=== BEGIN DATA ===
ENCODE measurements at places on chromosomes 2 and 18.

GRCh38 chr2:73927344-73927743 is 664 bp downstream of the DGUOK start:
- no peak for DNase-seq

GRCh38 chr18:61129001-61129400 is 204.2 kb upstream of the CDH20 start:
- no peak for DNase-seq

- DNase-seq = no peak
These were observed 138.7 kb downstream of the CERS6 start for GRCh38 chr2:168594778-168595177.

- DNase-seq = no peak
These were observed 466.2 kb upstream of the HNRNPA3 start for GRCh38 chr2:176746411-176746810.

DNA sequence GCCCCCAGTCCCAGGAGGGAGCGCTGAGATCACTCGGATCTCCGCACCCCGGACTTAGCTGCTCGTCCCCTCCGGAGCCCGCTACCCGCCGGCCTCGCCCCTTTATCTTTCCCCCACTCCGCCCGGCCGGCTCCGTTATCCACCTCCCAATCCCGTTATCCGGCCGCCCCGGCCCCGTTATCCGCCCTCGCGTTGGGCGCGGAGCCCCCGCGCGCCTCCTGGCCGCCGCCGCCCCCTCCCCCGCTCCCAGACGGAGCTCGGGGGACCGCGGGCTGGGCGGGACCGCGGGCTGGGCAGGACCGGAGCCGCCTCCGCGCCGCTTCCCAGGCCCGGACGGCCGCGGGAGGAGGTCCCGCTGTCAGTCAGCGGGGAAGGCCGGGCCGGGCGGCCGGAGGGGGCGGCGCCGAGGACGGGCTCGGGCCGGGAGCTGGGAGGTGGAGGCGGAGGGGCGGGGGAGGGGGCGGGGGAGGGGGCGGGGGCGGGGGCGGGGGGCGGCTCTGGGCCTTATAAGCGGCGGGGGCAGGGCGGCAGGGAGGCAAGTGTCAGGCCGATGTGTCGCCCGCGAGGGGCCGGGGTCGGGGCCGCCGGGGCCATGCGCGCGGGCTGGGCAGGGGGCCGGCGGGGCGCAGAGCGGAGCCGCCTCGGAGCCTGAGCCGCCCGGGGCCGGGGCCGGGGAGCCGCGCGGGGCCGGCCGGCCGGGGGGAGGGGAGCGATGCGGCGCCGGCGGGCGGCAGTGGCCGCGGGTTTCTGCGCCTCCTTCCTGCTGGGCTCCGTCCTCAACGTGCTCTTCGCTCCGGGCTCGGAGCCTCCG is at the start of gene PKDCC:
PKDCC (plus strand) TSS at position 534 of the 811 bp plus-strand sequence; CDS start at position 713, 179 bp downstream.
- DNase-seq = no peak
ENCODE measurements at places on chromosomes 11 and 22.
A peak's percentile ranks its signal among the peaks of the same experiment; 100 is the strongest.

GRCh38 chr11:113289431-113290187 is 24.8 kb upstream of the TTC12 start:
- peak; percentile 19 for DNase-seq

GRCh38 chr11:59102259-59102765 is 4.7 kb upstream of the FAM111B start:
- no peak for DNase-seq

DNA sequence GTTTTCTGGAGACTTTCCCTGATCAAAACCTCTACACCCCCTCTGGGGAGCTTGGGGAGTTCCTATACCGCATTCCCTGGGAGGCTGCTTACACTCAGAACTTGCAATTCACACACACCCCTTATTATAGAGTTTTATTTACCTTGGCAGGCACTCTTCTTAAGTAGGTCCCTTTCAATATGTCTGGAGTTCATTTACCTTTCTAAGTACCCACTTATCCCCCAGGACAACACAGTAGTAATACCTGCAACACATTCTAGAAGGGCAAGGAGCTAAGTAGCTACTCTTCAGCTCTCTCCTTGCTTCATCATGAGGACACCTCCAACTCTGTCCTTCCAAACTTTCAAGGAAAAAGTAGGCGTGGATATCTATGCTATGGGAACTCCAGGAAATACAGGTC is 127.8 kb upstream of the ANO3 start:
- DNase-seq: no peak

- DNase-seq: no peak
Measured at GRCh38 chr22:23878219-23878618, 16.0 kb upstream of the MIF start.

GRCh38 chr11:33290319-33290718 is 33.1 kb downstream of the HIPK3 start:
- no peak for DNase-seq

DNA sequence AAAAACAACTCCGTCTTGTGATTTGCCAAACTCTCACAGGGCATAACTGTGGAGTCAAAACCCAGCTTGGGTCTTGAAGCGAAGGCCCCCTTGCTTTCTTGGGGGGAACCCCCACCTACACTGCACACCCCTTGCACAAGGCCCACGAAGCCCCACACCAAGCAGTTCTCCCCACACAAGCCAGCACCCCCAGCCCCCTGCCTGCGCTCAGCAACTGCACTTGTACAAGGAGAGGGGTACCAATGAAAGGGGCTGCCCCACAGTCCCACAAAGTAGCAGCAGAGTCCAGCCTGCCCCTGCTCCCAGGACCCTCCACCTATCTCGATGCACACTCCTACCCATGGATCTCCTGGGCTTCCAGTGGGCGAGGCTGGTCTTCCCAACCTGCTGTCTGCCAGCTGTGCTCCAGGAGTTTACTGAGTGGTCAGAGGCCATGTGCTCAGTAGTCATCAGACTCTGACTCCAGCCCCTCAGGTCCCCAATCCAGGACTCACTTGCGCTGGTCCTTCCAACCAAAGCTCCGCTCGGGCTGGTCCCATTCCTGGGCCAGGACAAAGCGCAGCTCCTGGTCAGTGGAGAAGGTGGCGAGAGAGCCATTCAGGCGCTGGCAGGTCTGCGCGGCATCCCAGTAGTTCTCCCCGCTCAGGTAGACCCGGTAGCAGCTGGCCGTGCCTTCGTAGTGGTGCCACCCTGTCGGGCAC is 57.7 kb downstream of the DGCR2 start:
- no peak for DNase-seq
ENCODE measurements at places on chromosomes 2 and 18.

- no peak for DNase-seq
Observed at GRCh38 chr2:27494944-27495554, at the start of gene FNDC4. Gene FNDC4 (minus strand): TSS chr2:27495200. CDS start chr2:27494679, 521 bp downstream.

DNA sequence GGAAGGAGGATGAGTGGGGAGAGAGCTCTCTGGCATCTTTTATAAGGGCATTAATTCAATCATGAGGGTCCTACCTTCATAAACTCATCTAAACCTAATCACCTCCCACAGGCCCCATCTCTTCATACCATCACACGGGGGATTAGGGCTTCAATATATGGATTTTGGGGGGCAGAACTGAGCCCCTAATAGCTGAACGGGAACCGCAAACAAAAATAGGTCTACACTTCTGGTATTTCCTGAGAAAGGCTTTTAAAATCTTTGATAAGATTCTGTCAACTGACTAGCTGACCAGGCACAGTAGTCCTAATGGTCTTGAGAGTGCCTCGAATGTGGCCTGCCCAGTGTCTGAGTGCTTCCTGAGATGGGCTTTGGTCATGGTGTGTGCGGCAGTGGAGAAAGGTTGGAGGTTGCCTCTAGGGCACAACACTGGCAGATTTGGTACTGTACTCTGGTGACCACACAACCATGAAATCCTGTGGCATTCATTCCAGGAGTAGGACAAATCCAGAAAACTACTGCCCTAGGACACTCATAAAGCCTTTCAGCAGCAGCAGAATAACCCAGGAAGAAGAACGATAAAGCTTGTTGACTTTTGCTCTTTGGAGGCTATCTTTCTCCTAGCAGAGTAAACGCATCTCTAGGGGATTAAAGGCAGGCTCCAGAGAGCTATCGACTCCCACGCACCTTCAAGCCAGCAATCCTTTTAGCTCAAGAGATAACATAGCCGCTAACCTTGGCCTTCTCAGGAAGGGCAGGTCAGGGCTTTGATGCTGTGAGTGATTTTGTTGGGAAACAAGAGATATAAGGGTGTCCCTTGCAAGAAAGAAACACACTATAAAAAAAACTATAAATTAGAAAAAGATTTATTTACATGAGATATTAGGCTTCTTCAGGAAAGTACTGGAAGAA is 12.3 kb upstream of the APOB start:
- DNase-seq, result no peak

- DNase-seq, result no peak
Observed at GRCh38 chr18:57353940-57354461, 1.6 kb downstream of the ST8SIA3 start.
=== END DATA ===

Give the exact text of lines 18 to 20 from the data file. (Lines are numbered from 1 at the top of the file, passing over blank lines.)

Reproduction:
- no peak for DNase-seq

DNA sequence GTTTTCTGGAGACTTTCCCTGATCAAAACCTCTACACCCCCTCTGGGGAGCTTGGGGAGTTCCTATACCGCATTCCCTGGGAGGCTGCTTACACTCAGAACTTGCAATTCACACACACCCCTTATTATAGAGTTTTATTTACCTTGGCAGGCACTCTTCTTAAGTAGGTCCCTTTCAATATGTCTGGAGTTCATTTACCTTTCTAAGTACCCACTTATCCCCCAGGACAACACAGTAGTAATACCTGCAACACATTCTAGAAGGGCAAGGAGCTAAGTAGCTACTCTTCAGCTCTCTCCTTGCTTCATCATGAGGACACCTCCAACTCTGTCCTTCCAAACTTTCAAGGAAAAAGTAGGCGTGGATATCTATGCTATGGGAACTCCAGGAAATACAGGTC is 127.8 kb upstream of the ANO3 start:
- DNase-seq: no peak